Rationale: Adverse events have limited the use of bronchial thermoplasty (BT) in severe asthma. Objectives: We sought to evaluate the effectiveness and safety of using 129Xe magnetic resonance imaging (129Xe MRI) to prioritize the most involved airways for guided BT. Methods: Thirty subjects with severe asthma were imaged with volumetric computed tomography and 129Xe MRI to quantitate segmental ventilation defects. Subjects were randomized to treatment of the six most involved airways in the first session (guided group) or a standard three-session BT (unguided). The primary outcome was the change in Asthma Quality of Life Questionnaire score from baseline to 12 weeks after the first BT for the guided group compared with after three treatments for the unguided group. Measurements and Main Results: There was no significant difference in quality of life after one guided compared with three unguided BTs (change in Asthma Quality of Life Questionnaire guided = 0.91 [95% confidence interval, 0.28-1.53]; unguided = 1.49 [95% confidence interval, 0.84-2.14]; P = 0.201). After one BT, the guided group had a greater reduction in the percentage of poorly and nonventilated lung from baseline when compared with unguided (217.2%; P = 0.009). Thirty-three percent experienced asthma exacerbations after one guided BT compared with 73% after three unguided BTs (P = 0.028). Conclusions: Results of this pilot study suggest that similar shortterm improvements can be achieved with oneBTtreatment guided by 129Xe MRI when compared with standard three-treatment-session BT with fewer periprocedure adverse events.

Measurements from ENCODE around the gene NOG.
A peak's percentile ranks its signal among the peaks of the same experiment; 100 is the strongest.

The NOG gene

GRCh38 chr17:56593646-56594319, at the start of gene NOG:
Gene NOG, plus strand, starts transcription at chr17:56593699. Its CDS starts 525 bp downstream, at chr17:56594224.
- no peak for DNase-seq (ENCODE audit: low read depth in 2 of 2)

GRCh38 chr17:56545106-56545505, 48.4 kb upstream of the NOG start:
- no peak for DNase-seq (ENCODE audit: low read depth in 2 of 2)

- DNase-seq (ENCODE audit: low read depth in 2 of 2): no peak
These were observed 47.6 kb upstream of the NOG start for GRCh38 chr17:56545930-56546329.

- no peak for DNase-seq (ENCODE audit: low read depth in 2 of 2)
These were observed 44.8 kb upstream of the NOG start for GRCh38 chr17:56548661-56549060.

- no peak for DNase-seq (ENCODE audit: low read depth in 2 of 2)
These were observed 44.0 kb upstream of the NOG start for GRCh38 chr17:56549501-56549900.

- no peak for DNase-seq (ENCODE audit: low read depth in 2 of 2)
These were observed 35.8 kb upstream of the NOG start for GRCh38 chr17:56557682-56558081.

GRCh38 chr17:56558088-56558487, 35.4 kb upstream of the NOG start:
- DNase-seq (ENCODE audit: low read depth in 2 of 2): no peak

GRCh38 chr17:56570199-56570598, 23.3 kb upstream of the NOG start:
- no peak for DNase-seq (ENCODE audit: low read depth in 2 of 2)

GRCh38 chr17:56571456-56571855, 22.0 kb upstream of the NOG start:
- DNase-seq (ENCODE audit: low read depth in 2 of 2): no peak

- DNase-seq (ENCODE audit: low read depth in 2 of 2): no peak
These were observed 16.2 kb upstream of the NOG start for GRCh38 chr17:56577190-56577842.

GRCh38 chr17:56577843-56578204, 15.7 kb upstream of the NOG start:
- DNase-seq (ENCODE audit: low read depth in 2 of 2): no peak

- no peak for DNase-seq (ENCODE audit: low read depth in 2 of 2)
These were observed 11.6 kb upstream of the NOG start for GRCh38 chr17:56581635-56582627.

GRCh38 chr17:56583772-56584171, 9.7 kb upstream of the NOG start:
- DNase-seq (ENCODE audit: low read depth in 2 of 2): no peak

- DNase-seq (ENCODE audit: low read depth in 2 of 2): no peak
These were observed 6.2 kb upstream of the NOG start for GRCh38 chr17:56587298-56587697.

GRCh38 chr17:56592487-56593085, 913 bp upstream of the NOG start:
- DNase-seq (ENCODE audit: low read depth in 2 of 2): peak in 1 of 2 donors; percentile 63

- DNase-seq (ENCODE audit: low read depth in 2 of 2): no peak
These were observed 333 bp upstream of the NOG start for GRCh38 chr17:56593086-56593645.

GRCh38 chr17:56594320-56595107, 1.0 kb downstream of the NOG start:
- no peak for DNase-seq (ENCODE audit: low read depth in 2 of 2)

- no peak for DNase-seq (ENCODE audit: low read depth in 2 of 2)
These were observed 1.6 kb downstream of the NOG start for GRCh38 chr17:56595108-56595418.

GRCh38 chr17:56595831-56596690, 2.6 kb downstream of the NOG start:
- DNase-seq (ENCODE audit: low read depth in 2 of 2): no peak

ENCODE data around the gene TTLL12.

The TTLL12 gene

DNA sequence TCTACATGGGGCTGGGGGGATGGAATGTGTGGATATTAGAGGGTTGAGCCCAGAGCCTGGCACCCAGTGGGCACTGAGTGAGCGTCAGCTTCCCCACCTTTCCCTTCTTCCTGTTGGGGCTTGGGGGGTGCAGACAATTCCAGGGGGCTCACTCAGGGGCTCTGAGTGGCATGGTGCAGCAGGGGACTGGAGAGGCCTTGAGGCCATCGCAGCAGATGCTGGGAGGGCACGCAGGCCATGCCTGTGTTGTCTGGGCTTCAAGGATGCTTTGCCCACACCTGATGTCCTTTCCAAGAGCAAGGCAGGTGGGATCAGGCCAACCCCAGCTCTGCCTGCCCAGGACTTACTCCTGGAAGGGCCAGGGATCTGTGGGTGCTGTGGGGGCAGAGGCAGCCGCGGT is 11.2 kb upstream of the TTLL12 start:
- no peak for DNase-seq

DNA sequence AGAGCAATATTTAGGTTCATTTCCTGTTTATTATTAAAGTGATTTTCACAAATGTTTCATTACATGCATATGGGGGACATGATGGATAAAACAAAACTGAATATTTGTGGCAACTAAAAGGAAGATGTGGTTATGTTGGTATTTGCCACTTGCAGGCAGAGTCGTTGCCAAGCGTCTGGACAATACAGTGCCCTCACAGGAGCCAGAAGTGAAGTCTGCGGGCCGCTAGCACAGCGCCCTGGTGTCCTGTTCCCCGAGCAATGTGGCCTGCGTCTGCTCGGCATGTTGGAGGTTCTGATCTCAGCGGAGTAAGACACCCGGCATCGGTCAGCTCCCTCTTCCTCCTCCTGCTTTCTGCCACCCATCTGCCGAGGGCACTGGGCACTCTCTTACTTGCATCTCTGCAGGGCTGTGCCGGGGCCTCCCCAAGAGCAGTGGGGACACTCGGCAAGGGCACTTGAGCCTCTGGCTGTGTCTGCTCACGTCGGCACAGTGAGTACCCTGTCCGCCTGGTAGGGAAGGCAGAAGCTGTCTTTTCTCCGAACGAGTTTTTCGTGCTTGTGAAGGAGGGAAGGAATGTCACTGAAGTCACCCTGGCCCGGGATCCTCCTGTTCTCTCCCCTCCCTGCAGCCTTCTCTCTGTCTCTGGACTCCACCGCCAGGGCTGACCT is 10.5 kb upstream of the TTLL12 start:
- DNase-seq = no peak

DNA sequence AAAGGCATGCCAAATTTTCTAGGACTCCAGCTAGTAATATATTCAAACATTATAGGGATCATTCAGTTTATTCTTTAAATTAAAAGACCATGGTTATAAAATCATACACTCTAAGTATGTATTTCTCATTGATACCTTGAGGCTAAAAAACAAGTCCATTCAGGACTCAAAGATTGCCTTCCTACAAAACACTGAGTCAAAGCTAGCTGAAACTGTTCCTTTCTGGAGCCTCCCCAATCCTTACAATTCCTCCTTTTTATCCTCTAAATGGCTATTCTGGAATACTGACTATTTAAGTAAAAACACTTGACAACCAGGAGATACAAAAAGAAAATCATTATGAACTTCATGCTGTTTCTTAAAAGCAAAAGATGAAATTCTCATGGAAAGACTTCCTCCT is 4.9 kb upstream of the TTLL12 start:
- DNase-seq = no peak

|Number of pages||11|
|Journal||American journal of respiratory and critical care medicine|
|State||Published - Aug 15 2020|
- Feasibility studies
- Hyperpolarized xenon
- Volumetric computed tomography